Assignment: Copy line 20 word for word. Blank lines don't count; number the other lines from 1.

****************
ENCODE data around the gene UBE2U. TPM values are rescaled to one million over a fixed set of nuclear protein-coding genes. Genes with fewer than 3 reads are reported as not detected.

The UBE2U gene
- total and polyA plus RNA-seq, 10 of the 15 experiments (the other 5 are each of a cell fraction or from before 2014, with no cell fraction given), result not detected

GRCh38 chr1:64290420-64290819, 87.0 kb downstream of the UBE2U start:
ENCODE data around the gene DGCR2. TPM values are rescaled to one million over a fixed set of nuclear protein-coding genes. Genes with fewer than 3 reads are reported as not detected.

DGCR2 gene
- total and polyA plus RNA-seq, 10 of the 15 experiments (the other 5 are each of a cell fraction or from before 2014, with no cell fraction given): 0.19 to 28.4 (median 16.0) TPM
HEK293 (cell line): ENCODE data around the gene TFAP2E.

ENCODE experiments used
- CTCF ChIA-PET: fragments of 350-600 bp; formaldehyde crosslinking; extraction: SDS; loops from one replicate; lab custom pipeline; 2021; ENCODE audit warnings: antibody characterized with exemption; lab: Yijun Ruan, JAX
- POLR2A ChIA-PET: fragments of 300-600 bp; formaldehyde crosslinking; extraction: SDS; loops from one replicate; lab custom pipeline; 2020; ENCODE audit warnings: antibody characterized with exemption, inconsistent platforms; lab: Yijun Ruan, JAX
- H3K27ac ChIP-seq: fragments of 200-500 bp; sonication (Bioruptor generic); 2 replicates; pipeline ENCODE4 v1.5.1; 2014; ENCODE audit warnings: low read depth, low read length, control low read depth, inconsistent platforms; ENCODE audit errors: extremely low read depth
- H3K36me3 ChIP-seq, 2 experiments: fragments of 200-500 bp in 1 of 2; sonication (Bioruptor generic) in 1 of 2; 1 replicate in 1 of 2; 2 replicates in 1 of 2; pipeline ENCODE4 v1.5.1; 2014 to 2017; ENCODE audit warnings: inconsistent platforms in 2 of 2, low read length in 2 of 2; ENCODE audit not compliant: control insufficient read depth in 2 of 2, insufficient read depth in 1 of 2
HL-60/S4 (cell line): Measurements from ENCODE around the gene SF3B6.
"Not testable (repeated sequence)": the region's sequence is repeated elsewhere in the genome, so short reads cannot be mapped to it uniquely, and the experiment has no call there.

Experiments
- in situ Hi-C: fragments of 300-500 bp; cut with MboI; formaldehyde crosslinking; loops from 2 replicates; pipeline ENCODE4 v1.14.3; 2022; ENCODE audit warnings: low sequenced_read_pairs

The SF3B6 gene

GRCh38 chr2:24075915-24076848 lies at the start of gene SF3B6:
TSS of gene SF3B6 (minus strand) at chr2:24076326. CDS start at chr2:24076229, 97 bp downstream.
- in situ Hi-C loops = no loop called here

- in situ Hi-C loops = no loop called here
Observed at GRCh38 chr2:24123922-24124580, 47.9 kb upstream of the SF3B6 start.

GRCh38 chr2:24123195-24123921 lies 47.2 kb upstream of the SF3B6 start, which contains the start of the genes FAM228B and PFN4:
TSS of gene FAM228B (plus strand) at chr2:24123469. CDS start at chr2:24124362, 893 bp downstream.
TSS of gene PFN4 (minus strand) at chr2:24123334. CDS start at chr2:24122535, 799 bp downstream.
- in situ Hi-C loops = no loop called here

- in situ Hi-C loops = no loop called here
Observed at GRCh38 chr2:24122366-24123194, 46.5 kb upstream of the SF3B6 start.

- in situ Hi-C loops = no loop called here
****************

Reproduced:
TSS of gene SF3B6 (minus strand) at chr2:24076326. CDS start at chr2:24076229, 97 bp downstream.